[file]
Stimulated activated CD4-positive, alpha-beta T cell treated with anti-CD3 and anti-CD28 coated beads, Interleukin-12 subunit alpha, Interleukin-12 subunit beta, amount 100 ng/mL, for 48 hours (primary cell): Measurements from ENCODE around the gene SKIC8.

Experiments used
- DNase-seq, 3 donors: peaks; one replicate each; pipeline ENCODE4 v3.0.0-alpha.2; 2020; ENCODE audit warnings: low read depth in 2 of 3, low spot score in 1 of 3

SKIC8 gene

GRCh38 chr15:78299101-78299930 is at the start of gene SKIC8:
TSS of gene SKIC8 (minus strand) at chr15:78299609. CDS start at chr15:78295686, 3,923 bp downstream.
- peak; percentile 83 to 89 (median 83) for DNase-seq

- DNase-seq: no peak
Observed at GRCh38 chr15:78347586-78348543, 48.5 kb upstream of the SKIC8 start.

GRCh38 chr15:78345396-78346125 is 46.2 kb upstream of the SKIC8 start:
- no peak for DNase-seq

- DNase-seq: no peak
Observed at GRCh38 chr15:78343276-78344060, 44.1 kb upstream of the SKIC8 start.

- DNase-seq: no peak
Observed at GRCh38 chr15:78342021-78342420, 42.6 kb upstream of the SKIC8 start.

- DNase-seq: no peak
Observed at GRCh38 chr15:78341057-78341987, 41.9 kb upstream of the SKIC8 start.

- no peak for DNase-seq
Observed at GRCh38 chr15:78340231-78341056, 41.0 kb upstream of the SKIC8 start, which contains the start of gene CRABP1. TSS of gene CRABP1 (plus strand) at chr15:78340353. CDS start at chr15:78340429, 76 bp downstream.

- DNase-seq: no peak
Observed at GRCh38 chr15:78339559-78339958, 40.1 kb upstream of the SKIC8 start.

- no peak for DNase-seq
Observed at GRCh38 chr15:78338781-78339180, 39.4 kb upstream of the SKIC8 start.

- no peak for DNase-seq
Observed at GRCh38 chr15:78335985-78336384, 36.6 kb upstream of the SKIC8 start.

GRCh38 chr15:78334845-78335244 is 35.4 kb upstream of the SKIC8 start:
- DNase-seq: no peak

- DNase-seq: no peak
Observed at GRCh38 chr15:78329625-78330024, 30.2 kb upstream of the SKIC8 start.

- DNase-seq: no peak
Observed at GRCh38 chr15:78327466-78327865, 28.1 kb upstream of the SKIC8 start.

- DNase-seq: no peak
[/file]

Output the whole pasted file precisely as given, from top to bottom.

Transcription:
Stimulated activated CD4-positive, alpha-beta T cell treated with anti-CD3 and anti-CD28 coated beads, Interleukin-12 subunit alpha, Interleukin-12 subunit beta, amount 100 ng/mL, for 48 hours (primary cell): Measurements from ENCODE around the gene SKIC8.

Experiments used
- DNase-seq, 3 donors: peaks; one replicate each; pipeline ENCODE4 v3.0.0-alpha.2; 2020; ENCODE audit warnings: low read depth in 2 of 3, low spot score in 1 of 3

SKIC8 gene

GRCh38 chr15:78299101-78299930 is at the start of gene SKIC8:
TSS of gene SKIC8 (minus strand) at chr15:78299609. CDS start at chr15:78295686, 3,923 bp downstream.
- peak; percentile 83 to 89 (median 83) for DNase-seq

- DNase-seq: no peak
Observed at GRCh38 chr15:78347586-78348543, 48.5 kb upstream of the SKIC8 start.

GRCh38 chr15:78345396-78346125 is 46.2 kb upstream of the SKIC8 start:
- no peak for DNase-seq

- DNase-seq: no peak
Observed at GRCh38 chr15:78343276-78344060, 44.1 kb upstream of the SKIC8 start.

- DNase-seq: no peak
Observed at GRCh38 chr15:78342021-78342420, 42.6 kb upstream of the SKIC8 start.

- DNase-seq: no peak
Observed at GRCh38 chr15:78341057-78341987, 41.9 kb upstream of the SKIC8 start.

- no peak for DNase-seq
Observed at GRCh38 chr15:78340231-78341056, 41.0 kb upstream of the SKIC8 start, which contains the start of gene CRABP1. TSS of gene CRABP1 (plus strand) at chr15:78340353. CDS start at chr15:78340429, 76 bp downstream.

- DNase-seq: no peak
Observed at GRCh38 chr15:78339559-78339958, 40.1 kb upstream of the SKIC8 start.

- no peak for DNase-seq
Observed at GRCh38 chr15:78338781-78339180, 39.4 kb upstream of the SKIC8 start.

- no peak for DNase-seq
Observed at GRCh38 chr15:78335985-78336384, 36.6 kb upstream of the SKIC8 start.

GRCh38 chr15:78334845-78335244 is 35.4 kb upstream of the SKIC8 start:
- DNase-seq: no peak

- DNase-seq: no peak
Observed at GRCh38 chr15:78329625-78330024, 30.2 kb upstream of the SKIC8 start.

- DNase-seq: no peak
Observed at GRCh38 chr15:78327466-78327865, 28.1 kb upstream of the SKIC8 start.

- DNase-seq: no peak